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Related topics: retirement, retirement planning, 401k, Social Security, pension

For many Americans, a 401k plan is their primary vehicle for accumulating assets for retirement. But is that enough?

For 2011, the maximum annual 401k contribution is $16,500, not including employer-matched contributions. If you are at least 50 years old, you can contribute an additional $5,500. Your plan may impose lower limits, so check with your plan administrator.

If you're older than 40 and haven't started saving for retirement, even these relatively large annual contributions may not be enough to reach your retirement goals. Here are five questions to help you decide whether your 401k plan will be sufficient to fund your retirement needs:

1. What kind of lifestyle do you want in retirement? You'll find rules of thumb indicating you need anywhere from 70% to more than 100% of your pre-retirement income during retirement. How much you will actually need depends upon your individual circumstances.

For example, if your mortgage will be paid off and you plan to stay close to home mostly, 70% of your pre-retirement income may be sufficient. But if you plan to travel extensively, you may need 100% or more of your pre-retirement income. Also, the amount needed may change over the course of your retirement.

2. How much can you expect from Social Security? Social Security benefits were never designed to be the sole source of retirement income, but they still are a valuable source of income. Those with lower incomes will find that Social Security replaces a higher percentage of their pre-retirement income than those with higher incomes. For 2011, the maximum Social Security benefit for a worker retiring at age 66 is $2,366 per month.

3. How much does your employer contribute to your 401k plan? The $16,500 maximum contribution to your 401k plan does not include employer contributions. Employer-matched contributions vary by plan, but a typical match is 50 cents for every dollar contributed, up to a maximum of 6% of your pay.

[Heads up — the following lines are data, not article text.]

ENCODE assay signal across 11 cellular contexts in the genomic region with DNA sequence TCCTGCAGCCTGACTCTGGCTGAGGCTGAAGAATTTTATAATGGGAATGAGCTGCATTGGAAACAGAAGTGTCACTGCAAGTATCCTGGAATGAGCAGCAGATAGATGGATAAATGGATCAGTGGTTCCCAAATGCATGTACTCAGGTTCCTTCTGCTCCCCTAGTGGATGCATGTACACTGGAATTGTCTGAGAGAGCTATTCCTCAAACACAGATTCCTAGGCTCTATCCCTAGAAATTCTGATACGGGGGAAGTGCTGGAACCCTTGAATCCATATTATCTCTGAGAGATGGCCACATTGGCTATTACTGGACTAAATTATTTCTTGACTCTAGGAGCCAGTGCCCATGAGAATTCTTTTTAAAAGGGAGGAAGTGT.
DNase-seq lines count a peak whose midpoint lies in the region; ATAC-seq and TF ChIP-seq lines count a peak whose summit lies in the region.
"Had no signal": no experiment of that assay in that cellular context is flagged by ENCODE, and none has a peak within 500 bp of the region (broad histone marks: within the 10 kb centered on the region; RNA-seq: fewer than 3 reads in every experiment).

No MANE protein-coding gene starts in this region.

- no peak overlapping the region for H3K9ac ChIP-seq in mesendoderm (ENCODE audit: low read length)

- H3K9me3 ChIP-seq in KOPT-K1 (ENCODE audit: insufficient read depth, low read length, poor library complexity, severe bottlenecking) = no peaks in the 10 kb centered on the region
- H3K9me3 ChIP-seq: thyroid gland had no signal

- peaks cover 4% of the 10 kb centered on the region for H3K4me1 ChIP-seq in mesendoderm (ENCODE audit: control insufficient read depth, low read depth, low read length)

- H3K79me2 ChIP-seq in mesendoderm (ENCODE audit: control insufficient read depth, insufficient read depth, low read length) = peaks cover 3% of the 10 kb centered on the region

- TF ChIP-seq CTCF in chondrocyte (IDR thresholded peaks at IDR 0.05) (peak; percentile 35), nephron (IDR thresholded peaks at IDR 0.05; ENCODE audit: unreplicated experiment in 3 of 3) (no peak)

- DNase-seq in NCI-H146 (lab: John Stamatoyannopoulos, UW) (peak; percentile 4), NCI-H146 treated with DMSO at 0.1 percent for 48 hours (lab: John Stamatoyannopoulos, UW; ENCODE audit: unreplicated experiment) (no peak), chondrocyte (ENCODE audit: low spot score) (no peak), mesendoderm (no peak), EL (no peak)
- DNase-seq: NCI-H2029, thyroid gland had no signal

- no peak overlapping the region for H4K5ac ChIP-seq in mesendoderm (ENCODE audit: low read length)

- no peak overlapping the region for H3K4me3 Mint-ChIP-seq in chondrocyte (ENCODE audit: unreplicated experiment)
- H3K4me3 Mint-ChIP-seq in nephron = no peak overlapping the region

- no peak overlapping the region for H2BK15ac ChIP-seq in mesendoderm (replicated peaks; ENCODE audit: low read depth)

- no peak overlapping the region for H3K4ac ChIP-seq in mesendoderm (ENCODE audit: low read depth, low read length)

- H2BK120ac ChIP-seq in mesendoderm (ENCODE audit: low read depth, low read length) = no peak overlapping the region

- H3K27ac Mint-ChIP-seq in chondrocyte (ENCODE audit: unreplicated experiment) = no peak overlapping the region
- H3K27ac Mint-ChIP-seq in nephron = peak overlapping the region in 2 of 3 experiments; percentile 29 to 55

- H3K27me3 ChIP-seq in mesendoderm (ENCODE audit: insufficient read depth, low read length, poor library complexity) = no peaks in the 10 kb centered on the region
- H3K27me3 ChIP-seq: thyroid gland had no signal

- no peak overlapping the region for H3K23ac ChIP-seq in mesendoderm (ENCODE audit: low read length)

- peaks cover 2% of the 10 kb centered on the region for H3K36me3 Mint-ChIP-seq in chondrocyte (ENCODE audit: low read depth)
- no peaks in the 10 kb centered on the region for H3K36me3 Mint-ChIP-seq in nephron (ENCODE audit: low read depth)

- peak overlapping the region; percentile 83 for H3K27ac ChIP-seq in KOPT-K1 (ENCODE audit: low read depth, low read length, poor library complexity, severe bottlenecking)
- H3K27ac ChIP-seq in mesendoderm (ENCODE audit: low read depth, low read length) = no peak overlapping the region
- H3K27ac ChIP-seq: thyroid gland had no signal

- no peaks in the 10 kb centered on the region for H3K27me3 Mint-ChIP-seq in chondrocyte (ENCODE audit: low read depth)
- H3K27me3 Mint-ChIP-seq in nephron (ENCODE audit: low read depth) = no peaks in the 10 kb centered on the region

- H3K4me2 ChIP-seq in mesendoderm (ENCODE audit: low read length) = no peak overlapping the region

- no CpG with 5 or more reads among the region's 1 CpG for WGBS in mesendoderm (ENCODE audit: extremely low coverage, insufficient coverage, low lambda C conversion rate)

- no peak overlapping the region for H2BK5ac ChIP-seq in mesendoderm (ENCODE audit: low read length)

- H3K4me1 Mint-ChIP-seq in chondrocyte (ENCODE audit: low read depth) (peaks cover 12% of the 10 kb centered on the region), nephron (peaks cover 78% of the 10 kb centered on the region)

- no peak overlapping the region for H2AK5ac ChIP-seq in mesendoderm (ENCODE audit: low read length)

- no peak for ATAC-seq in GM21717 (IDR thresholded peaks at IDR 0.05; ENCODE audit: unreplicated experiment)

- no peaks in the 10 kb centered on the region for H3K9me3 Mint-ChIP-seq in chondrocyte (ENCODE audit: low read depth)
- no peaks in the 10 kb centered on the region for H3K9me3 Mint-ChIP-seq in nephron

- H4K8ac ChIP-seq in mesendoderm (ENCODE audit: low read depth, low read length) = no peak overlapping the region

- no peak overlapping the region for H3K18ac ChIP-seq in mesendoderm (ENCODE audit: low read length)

Over the past several years, many employers have reduced or eliminated matching contributions. As the economy has emerged from recession, many of these companies have restored the company match to pre-recession levels. If your employer offers a match, make sure you take full advantage of it even if your company's plan is not great. A generous match can contribute substantially to your retirement savings. In addition to a direct match on your 401k contributions, your employer may make contributions to a profit-sharing plan on your behalf.

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4. How much are you contributing to your 401k plan? While earning solid returns on your 401k investments is important, studies have shown that the amount contributed is a bigger determinant of your ultimate plan balance. Be sure to contribute as much as you can, and try to increase your contribution percentage each year.

5. What other sources of income can you count on in retirement? If you already have other retirement assets, you might not need to count as heavily on your 401k plan. Other potential sources of retirement income might include a defined-benefit pension plan, individual retirement accounts, an inheritance or your spouse's retirement plan. If you have other investments, it is important to have a strategy that fully uses all of these retirement vehicles, both taxable and tax-deferred.

Providing for a comfortable retirement takes planning. Don't be lulled into thinking your 401k plan alone will be enough. If you haven't put together a financial plan, don't be afraid to enlist the aid of a professional if you need help.